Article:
• S/RES/1857 (22 December 2008) renewed the sanctions regime for the DRC and extended the Group of Experts’ mandate until 30 November.
  • S/RES/1856 (22 December 2008) renewed MONUC’s mandate and continued authorisation of the additional 3,085 troops for MONUC until 31 December 2009.
  • S/RES/1843 (20 November 2008) authorised the temporary deployment of an additional 3,085 troops to reinforce MONUC’s capacity.
  • S/RES/1807 (31 March 2008) lifted the arms embargo for government forces, strengthened measures related to aviation and customs.
  • S/RES/1698 (31 July 2006), 1649 (21 December 2005) and 1596 (18 April 2005) strengthened sanctions, including provisions in resolution 1698 against actors recruiting and using children in armed conflict in the DRC.

Latest Presidential Statements

  • S/PRST/2008/48 (22 December 2008) welcomed regional efforts to address the security threat posed by the LRA.
  • S/PRST/2008/40 (29 October 2008) condemned the offensive by the rebel CNDP in the eastern region of the DRC and noted the request for reinforcement of MONUC.
  • S/PRST/2008/38 (21 October 2008) expressed concern about the resurgence of violence in the eastern parts of the DRC and requested a comprehensive analysis of the situation.

Secretary-General’s Report


  • SC/9703 (10 July 2009) was the latest Council press release on the situation in the DRC.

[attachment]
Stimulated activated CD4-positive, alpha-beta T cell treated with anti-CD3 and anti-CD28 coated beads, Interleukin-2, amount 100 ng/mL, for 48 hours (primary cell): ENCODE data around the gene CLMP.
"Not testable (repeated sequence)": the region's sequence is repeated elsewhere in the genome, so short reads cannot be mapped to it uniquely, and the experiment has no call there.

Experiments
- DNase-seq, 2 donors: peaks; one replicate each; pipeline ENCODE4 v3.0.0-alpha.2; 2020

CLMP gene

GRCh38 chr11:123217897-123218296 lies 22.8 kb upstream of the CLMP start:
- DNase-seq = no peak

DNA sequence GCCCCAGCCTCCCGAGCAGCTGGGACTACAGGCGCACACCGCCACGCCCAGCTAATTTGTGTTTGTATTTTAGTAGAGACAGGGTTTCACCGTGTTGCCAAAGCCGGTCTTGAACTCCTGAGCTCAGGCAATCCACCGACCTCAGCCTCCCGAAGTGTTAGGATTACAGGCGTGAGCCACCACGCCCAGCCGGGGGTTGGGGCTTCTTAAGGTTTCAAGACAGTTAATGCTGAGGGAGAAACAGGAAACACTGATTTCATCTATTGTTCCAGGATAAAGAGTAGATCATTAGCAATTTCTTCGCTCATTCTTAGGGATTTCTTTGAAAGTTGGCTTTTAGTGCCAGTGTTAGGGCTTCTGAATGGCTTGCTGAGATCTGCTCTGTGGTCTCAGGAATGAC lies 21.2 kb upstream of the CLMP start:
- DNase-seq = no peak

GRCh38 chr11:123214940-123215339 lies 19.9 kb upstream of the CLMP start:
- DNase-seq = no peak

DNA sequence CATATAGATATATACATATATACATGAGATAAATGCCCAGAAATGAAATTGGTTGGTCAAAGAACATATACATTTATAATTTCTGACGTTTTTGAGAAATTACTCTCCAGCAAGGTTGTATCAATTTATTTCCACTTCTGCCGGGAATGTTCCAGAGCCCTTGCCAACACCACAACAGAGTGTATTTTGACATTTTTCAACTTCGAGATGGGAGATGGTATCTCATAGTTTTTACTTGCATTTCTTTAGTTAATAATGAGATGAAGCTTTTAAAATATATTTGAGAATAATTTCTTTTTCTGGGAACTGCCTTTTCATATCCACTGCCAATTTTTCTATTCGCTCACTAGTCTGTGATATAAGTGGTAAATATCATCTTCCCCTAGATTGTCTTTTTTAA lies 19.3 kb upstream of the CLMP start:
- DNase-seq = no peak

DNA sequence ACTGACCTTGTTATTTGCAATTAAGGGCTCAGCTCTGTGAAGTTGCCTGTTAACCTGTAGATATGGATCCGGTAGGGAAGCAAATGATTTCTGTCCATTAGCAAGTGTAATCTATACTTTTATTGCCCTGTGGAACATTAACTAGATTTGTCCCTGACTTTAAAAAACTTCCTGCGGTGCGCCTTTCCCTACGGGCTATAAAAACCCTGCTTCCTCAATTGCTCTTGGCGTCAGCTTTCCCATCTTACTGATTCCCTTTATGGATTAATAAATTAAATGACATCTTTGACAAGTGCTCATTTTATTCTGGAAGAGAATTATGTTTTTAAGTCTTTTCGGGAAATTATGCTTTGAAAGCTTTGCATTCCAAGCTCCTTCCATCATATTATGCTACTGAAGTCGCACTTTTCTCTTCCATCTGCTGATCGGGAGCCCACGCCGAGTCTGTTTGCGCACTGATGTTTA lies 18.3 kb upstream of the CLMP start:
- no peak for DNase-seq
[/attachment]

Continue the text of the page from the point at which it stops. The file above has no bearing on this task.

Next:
• S/PV.6159 (10 July 2009) was the verbatim record of the briefing by Alan Doss.
  • S/2009/253 (4 May 2009) was the latest report of the Group of Experts on the DRC.
  • SC/9608 (3 March 2009) was the press release on the addition of four individuals to the assets freeze and travel ban list by the DRC Sanctions Committee.
  • S/2009/105 (19 February 2009) was the letter from the Secretary-General on the revised concept of operations and rules of engagement for MONUC.
  • S/2009/52 (27 January 2009) was a letter from the Secretary-General about difficulties being encountered in attempts to secure additional troops and capacities for MONUC.
  • SC/9576 (16 January 2009) expressed concern about LRA activities.
  • S/2008/791 (15 December 2008) was the response from Rwanda to the accusations of the DRC Group of Experts
  • S-8/1 (1 December 2008) was a resolution on DRC adopted by the Special Session of the Human Rights Council.

Other Relevant Facts

Chairman of the DRC Sanctions Committee

Ambassador Ertu─črul Apakan (Turkey)

Group of Experts

  • Christian B. Dietrich, USA (aviation)
  • Claudio Gramizzi, Italy (arms)
  • Dinesh Mahtani, UK (finance expert and coordinator)
  • Mouctar Kokouma Diallo, Guinea (customs expert)
  • Raymond Debelle, Belgium (regional expert)

Special Representative of the Secretary-General and Head of Mission

Alan Doss (UK)

MONUC Interim Force Commander

Lieutenant General Babacar Gaye (Senegal)

Size, Composition and Cost of Mission

  • Strength as of 31 July 2009: 16,960 troops, 703 military observers, 1,076 police, 1,006 international civilian personnel and 2,539 local civilian staff, 592 UN volunteers
  • Approved budget (1 July 2009-30 June 2010): $1,350.00 million


30 November 1999 to present; mandate expires on 31 December 2009